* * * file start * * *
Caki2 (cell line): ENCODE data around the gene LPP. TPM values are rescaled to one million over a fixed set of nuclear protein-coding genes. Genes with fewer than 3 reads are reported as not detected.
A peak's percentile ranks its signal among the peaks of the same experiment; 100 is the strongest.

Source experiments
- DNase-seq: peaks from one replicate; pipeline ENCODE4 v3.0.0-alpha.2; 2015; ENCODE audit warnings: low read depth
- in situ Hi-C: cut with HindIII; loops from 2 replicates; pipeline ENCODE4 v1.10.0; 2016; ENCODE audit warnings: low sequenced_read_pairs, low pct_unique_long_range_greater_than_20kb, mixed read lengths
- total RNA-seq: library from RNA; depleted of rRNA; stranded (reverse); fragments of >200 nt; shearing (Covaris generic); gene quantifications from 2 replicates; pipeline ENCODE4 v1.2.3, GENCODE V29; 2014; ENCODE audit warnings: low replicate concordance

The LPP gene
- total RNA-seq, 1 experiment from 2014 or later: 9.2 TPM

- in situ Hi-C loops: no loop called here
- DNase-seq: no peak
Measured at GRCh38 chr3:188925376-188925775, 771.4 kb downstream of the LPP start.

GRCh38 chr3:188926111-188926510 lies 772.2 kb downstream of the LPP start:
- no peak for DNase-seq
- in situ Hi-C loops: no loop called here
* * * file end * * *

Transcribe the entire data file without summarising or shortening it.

Caki2 (cell line): ENCODE data around the gene LPP. TPM values are rescaled to one million over a fixed set of nuclear protein-coding genes. Genes with fewer than 3 reads are reported as not detected.
A peak's percentile ranks its signal among the peaks of the same experiment; 100 is the strongest.

Source experiments
- DNase-seq: peaks from one replicate; pipeline ENCODE4 v3.0.0-alpha.2; 2015; ENCODE audit warnings: low read depth
- in situ Hi-C: cut with HindIII; loops from 2 replicates; pipeline ENCODE4 v1.10.0; 2016; ENCODE audit warnings: low sequenced_read_pairs, low pct_unique_long_range_greater_than_20kb, mixed read lengths
- total RNA-seq: library from RNA; depleted of rRNA; stranded (reverse); fragments of >200 nt; shearing (Covaris generic); gene quantifications from 2 replicates; pipeline ENCODE4 v1.2.3, GENCODE V29; 2014; ENCODE audit warnings: low replicate concordance

The LPP gene
- total RNA-seq, 1 experiment from 2014 or later: 9.2 TPM

- in situ Hi-C loops: no loop called here
- DNase-seq: no peak
Measured at GRCh38 chr3:188925376-188925775, 771.4 kb downstream of the LPP start.

GRCh38 chr3:188926111-188926510 lies 772.2 kb downstream of the LPP start:
- no peak for DNase-seq
- in situ Hi-C loops: no loop called here